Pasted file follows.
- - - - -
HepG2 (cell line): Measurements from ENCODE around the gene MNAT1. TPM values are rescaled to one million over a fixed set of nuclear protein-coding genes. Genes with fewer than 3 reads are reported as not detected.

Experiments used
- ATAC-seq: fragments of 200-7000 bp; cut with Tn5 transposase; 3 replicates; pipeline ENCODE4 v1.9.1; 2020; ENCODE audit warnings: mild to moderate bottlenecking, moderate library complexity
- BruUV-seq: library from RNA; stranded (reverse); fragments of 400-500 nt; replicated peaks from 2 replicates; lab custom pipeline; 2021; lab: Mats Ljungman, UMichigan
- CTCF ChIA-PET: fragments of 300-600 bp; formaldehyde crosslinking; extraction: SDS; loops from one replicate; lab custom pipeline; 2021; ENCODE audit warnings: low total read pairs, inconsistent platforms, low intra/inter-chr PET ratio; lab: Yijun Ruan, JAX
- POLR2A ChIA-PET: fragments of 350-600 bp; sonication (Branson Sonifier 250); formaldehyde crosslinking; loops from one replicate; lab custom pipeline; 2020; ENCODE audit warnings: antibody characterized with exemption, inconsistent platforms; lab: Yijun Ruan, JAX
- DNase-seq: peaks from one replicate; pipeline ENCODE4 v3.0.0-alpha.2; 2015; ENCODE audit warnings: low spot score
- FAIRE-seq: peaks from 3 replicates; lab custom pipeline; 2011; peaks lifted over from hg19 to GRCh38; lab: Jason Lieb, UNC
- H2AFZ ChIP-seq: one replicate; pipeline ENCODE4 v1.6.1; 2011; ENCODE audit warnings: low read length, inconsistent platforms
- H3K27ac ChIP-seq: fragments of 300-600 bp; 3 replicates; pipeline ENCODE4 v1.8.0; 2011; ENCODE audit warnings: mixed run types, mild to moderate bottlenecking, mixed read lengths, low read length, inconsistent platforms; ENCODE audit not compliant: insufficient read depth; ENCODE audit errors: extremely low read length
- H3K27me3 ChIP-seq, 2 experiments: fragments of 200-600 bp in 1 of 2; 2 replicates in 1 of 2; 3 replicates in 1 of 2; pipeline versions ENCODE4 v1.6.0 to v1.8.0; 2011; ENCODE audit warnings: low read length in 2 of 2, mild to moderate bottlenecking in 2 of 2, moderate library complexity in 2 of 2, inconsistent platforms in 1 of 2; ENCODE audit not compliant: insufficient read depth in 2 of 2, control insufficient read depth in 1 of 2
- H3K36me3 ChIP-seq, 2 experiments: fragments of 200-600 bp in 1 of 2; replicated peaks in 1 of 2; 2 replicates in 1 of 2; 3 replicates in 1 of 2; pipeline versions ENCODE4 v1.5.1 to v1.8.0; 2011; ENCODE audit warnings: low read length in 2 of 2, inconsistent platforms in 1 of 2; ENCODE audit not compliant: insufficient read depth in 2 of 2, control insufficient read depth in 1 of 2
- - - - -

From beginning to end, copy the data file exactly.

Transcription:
HepG2 (cell line): Measurements from ENCODE around the gene MNAT1. TPM values are rescaled to one million over a fixed set of nuclear protein-coding genes. Genes with fewer than 3 reads are reported as not detected.

Experiments used
- ATAC-seq: fragments of 200-7000 bp; cut with Tn5 transposase; 3 replicates; pipeline ENCODE4 v1.9.1; 2020; ENCODE audit warnings: mild to moderate bottlenecking, moderate library complexity
- BruUV-seq: library from RNA; stranded (reverse); fragments of 400-500 nt; replicated peaks from 2 replicates; lab custom pipeline; 2021; lab: Mats Ljungman, UMichigan
- CTCF ChIA-PET: fragments of 300-600 bp; formaldehyde crosslinking; extraction: SDS; loops from one replicate; lab custom pipeline; 2021; ENCODE audit warnings: low total read pairs, inconsistent platforms, low intra/inter-chr PET ratio; lab: Yijun Ruan, JAX
- POLR2A ChIA-PET: fragments of 350-600 bp; sonication (Branson Sonifier 250); formaldehyde crosslinking; loops from one replicate; lab custom pipeline; 2020; ENCODE audit warnings: antibody characterized with exemption, inconsistent platforms; lab: Yijun Ruan, JAX
- DNase-seq: peaks from one replicate; pipeline ENCODE4 v3.0.0-alpha.2; 2015; ENCODE audit warnings: low spot score
- FAIRE-seq: peaks from 3 replicates; lab custom pipeline; 2011; peaks lifted over from hg19 to GRCh38; lab: Jason Lieb, UNC
- H2AFZ ChIP-seq: one replicate; pipeline ENCODE4 v1.6.1; 2011; ENCODE audit warnings: low read length, inconsistent platforms
- H3K27ac ChIP-seq: fragments of 300-600 bp; 3 replicates; pipeline ENCODE4 v1.8.0; 2011; ENCODE audit warnings: mixed run types, mild to moderate bottlenecking, mixed read lengths, low read length, inconsistent platforms; ENCODE audit not compliant: insufficient read depth; ENCODE audit errors: extremely low read length
- H3K27me3 ChIP-seq, 2 experiments: fragments of 200-600 bp in 1 of 2; 2 replicates in 1 of 2; 3 replicates in 1 of 2; pipeline versions ENCODE4 v1.6.0 to v1.8.0; 2011; ENCODE audit warnings: low read length in 2 of 2, mild to moderate bottlenecking in 2 of 2, moderate library complexity in 2 of 2, inconsistent platforms in 1 of 2; ENCODE audit not compliant: insufficient read depth in 2 of 2, control insufficient read depth in 1 of 2
- H3K36me3 ChIP-seq, 2 experiments: fragments of 200-600 bp in 1 of 2; replicated peaks in 1 of 2; 2 replicates in 1 of 2; 3 replicates in 1 of 2; pipeline versions ENCODE4 v1.5.1 to v1.8.0; 2011; ENCODE audit warnings: low read length in 2 of 2, inconsistent platforms in 1 of 2; ENCODE audit not compliant: insufficient read depth in 2 of 2, control insufficient read depth in 1 of 2